Although several industry groups have been working to address the issue directly, there has been little concerted effort to denounce this practice. This has the potential to reflect poorly on the procurement community and negatively impact the overall marketing services ecosystem.
Using cash flow as a negotiating leverage goes against published research that shows marketers who adopt more considerate financial practices with their suppliers get better value.
Process is important
There is a need for both parties to trust, open-up the dialogue and embrace difficult matters together.
Clarity of communications by way of a defined and disciplined scope of work is an essential first step in the journey. A critical part of the ongoing dialogue is an educational process that enables learning about each other and looking for solutions on both sides.
And finally, a semi-annual relationship review, whether through a formal evaluation process or an informal gathering of key stakeholders, provides the necessary two-way feedback to engender a continuous improvement mindset.
Suppliers have a vested interest to insist that formal performance evaluations be routinely conducted, as they provide the quantitative and qualitative historical data to support keeping a vibrant relationship alive.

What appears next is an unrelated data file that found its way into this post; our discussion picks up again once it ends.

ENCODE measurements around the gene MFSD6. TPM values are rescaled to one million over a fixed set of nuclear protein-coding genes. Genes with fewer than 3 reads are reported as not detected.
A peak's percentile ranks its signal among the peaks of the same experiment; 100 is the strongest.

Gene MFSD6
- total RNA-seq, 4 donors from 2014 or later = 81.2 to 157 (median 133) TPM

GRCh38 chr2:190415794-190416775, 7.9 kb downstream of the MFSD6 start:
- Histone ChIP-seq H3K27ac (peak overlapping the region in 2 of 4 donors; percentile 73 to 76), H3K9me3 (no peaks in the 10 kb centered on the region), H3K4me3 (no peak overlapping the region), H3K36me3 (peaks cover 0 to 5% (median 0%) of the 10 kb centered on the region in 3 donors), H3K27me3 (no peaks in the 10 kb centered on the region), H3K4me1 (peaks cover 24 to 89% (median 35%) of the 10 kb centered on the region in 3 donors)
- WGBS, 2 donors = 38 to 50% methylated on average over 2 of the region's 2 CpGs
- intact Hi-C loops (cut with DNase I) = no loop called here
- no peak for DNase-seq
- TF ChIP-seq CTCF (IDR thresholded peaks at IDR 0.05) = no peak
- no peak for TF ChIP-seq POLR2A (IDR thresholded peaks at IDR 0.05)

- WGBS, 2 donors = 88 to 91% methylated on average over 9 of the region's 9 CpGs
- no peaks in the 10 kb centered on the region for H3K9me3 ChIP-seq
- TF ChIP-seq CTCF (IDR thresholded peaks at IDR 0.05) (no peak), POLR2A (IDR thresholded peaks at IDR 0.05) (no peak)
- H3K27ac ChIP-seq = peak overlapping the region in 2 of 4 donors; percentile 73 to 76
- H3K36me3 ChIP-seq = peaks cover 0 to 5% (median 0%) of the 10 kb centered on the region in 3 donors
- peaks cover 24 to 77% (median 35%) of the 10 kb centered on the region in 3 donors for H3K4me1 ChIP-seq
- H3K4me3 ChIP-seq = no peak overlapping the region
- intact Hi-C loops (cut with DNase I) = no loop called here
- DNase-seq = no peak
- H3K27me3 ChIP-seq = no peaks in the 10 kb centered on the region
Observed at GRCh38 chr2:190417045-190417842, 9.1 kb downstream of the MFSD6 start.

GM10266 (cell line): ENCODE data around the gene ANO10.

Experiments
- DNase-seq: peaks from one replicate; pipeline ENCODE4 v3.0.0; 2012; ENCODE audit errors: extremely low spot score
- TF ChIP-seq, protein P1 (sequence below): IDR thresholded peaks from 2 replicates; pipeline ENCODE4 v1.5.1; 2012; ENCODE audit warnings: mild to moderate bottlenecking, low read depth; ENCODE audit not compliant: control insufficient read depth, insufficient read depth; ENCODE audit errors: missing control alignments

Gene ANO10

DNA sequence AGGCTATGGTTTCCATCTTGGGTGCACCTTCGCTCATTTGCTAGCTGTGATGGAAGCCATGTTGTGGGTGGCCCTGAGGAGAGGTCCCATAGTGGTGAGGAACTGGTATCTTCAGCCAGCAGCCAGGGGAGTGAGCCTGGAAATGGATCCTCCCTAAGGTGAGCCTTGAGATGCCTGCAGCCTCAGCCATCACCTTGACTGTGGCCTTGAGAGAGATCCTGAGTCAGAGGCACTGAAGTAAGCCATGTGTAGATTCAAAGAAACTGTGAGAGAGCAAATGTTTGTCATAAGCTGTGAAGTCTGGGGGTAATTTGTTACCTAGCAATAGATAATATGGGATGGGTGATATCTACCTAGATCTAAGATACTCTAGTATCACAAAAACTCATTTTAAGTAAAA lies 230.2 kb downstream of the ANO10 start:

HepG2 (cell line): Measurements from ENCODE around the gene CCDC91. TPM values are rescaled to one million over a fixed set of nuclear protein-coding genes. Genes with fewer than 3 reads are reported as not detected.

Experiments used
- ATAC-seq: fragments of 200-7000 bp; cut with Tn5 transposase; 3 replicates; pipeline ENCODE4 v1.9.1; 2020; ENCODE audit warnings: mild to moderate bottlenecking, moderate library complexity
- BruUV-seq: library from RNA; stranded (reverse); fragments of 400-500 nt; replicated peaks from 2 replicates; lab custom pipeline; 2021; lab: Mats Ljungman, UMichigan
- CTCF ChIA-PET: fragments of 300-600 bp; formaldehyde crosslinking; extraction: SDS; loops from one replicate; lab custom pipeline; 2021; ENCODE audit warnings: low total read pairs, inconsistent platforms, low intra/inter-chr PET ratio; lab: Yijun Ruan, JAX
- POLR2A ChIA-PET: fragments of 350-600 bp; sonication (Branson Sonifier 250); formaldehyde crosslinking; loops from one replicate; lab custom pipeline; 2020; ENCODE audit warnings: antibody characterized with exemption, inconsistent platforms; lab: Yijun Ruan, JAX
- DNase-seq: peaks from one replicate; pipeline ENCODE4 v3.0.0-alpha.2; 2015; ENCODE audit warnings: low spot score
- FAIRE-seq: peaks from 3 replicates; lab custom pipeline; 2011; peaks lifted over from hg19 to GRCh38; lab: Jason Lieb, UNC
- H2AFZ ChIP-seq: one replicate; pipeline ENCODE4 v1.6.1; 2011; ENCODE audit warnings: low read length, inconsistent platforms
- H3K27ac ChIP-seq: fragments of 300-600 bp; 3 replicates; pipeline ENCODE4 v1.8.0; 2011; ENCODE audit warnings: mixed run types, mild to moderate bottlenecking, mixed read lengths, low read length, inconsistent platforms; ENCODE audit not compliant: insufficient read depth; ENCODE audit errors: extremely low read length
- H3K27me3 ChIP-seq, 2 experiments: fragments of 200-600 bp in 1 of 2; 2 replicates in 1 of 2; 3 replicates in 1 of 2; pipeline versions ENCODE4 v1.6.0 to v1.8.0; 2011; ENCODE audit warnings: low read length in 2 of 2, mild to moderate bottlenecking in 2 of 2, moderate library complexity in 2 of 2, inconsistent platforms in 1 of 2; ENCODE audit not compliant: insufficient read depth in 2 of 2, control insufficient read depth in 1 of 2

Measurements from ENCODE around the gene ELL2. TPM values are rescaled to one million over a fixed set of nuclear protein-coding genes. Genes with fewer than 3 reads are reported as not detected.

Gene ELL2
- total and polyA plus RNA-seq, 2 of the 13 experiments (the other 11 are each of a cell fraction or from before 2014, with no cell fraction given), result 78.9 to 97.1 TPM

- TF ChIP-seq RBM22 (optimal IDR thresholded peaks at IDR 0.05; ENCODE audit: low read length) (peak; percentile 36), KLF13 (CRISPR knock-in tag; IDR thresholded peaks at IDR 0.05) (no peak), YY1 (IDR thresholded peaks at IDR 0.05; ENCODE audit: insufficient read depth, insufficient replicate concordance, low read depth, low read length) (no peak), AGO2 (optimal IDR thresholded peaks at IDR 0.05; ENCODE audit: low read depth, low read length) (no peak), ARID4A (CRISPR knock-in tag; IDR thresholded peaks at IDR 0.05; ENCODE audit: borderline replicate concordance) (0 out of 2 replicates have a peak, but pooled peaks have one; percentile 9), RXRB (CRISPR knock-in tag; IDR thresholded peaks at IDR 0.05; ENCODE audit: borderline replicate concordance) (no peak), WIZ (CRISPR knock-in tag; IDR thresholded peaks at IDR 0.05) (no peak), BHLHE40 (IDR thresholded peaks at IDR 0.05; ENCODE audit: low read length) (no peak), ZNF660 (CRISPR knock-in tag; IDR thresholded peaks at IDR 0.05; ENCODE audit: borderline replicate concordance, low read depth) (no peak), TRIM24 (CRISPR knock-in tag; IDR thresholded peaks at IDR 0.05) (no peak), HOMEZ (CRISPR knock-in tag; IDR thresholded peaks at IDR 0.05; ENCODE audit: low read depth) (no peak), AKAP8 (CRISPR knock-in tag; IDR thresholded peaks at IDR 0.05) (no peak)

In the final analysis, a continuous and honest dialogue about the most important issues at hand can typically keep small challenges from becoming major problems that lead to irreconcilable differences.
The host of extra responsibilities with finite resources, place new and extraordinary pressures on procurement. Third party consultancies stand ready to support the process and bring mutual benefit to the client and agency.
Nothing could be more productive in client-agency relationships than the dialogue that is created between the parties when mutually defining success and value for their unique 'marriage'.
And even more interesting is when actual monetary value can be tied to the accomplishment of collaboratively devised objectives. When a client and agency can agree to a scope of services that relate to realistically achievable objectives, and the agency is able to exceed them, then you have true incremental value that should be rewarded accordingly.
It’s not rocket science, but it does require a commitment by both parties to put in the necessary effort, energy, and time to ensure a fair and honest playing field. Doing so can only serve to encourage, instill and reinforce trust.
To truly lead the future, marketing procurement must push the industry into collaboratively developing standards and guidelines for the critical commercial issues governing client-agency relationships.
Only then will they have truly come of age as the enlightened professionals that ensure mutual expectations of transparency, equity, and value are being properly met.
J. Francisco Escobar, founder of JFE International Consultants, is a business management advisor to global advertisers and agencies in the marketing services industry. He has restructured and stewarded major agreements from both sides of the negotiation table. He speaks internationally on issues surrounding marketing procurement and optimizing business relationships.